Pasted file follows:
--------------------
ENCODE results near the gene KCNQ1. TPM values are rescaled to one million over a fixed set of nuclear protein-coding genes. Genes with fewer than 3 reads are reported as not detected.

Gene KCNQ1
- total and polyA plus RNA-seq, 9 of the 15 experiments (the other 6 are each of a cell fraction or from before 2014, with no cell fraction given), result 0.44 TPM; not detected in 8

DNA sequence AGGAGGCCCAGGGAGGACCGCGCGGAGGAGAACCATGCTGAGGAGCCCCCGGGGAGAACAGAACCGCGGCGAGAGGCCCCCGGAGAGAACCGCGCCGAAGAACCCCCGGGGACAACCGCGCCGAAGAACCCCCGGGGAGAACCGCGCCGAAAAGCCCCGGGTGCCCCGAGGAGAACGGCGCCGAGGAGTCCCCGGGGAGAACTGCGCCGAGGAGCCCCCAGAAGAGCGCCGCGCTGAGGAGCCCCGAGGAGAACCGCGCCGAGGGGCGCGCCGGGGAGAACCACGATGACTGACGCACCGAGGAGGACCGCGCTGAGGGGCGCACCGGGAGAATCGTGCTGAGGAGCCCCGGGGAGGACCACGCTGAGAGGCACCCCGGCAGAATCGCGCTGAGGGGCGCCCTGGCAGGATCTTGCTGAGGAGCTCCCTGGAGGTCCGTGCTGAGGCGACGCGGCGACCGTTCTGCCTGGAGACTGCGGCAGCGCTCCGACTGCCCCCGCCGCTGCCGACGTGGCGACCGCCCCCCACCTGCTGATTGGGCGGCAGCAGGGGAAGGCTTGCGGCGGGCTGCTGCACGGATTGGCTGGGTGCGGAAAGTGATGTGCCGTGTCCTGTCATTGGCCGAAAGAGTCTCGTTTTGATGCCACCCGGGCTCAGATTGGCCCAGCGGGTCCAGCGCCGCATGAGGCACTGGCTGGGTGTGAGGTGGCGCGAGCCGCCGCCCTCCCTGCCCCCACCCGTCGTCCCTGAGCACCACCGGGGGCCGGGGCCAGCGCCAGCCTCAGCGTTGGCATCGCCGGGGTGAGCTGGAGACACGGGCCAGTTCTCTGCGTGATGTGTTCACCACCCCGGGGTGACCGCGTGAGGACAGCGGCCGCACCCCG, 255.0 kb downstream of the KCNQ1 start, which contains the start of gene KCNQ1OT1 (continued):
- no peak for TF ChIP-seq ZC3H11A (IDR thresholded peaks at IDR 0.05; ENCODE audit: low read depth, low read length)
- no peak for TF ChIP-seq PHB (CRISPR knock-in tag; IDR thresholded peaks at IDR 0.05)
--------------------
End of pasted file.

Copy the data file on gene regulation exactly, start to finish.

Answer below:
ENCODE results near the gene KCNQ1. TPM values are rescaled to one million over a fixed set of nuclear protein-coding genes. Genes with fewer than 3 reads are reported as not detected.

Gene KCNQ1
- total and polyA plus RNA-seq, 9 of the 15 experiments (the other 6 are each of a cell fraction or from before 2014, with no cell fraction given), result 0.44 TPM; not detected in 8

DNA sequence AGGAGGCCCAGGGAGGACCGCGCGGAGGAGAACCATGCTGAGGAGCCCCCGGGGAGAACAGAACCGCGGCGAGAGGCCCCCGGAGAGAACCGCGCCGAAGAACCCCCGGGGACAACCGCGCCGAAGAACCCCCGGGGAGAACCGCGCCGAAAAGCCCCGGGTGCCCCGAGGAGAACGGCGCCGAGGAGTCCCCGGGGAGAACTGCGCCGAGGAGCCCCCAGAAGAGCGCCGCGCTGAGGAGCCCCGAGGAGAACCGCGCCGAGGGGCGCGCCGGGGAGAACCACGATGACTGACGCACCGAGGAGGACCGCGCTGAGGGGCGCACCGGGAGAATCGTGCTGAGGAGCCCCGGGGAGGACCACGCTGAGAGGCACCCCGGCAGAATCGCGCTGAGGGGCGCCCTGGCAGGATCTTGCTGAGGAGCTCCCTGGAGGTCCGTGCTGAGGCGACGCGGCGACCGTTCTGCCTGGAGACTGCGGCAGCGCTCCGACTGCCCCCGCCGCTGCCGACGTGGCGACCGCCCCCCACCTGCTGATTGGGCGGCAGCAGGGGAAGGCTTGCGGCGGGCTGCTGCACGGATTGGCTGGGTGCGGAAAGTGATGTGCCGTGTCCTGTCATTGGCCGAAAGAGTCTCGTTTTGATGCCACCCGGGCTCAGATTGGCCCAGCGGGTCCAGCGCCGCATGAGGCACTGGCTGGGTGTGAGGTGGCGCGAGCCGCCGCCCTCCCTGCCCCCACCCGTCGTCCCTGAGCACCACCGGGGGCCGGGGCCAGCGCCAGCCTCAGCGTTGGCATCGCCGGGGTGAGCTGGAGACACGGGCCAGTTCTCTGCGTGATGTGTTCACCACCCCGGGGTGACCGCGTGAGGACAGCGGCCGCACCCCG, 255.0 kb downstream of the KCNQ1 start, which contains the start of gene KCNQ1OT1 (continued):
- no peak for TF ChIP-seq ZC3H11A (IDR thresholded peaks at IDR 0.05; ENCODE audit: low read depth, low read length)
- no peak for TF ChIP-seq PHB (CRISPR knock-in tag; IDR thresholded peaks at IDR 0.05)